I doubt you’ll get the results you desire after the first print, so do be prepared to have to tinker your settings a few times to get it right.
Although you might think differently, smaller dice are actually tougher to get right because the smaller the object, the more precise it has to be. You have less room for error with a small dice, regardless of how many sides it actually has.
I would opt-in with a large-sized D6 dice to get started, then if you are feeling more adventurous, move onto more complex dice. The hardest ones to print are going to be those small dice with several sides.
Dice that are completely solid from top to bottom are going to bounce around a lot more, so keep this in mind.
Other Things to Consider
Post-processing is probably going to be very useful for you when it comes to 3D printing dice. You can get rid of imperfections like layer lines, ridges and unwanted curves.
If you want to paint your dice, I would use a plastic-safe primer to help the paint adhere to it. Afterwards, it’s a good idea to spray the dice down with a clear-coat sealer in order to protect the outer layers flaking and chipping.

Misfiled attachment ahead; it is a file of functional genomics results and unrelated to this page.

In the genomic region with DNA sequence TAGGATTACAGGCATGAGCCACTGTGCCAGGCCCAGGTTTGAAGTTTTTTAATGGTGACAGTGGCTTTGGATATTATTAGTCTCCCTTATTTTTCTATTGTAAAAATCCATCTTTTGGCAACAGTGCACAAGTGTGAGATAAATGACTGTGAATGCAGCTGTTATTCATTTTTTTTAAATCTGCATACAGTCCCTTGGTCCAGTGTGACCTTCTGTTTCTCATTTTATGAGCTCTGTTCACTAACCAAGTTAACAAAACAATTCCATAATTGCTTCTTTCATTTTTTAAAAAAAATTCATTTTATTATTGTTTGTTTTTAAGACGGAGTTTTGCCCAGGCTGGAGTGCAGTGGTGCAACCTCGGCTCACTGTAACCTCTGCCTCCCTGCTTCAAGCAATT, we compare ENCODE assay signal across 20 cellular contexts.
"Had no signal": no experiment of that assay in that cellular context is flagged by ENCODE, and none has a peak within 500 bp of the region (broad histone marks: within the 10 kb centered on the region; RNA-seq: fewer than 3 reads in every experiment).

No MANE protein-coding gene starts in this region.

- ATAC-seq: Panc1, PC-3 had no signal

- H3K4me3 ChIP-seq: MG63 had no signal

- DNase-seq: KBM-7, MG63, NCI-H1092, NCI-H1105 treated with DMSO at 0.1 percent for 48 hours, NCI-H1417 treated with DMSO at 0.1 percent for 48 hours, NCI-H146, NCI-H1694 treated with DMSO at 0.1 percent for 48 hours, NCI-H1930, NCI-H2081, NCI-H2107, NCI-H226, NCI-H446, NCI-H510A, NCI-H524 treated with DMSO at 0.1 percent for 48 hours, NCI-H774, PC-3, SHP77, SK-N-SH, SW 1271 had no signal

Sometimes using ABS for 3D printed dice is a good option because you can run it through an acetone vapor bath before painting. What this does is smooth out any visible ridges on the outside of your models, so they are smoothed over nicely.
You do need to be cautious when handling acetone, so I would use a tutorial or video guide to get the right tips on how to do this.
How to Check Whether Your Dice is Fair & Balanced
Roll it 100 times, check for evenness of distribution and make sure the average is correct, and then you’re good. It might take a few tries to get it as even as you want, but it’s a cool project to perfect, so you know how to really get that high precision.
It should translate into your future designs and is a good skill to have.
Another method to check whether your dice is fair and balanced is the saltwater trick:
- Fill small jar with hot water
- Put in two tablespoons of salt, put on the lid and shake it
- Put another two tablespoons of salt and shake until most dissolves
- Add another two tablespoons of salt, remove the lid, then microwave on high for 30 seconds
- Put the lid on and shake until it dissolves, it will be hot so use a dish towel
- Once dissolves, set the closest jar in a cold water bath until it cools to room temperature
- Put your dice in the water and note where it lands and how it moves
What are Some Good 3D Printed Dice Designs?
This Balanced Dice model on Thingiverse by RarelyEvil is a great design to try out.
Here are the Facets Dice – a Full Set of Custom RPG Dice by sablebadger on Thingiverse.
Cracked RPG Dice Set (D4, D6, D8, D10, D12, D20) on Thingiverse.
You have a Dice Tower by Lau85 on Thingiverse.
Yet another Dice Tower with Fold-Up Trays on Thingiverse.
A D20 Countdown Die (Dice Holder) on Thingiverse.
You can search through Shapeways for awesome 3D printed dice designs that you can purchase in several materials.
There are more designs that you can search through on MyMiniFactory also.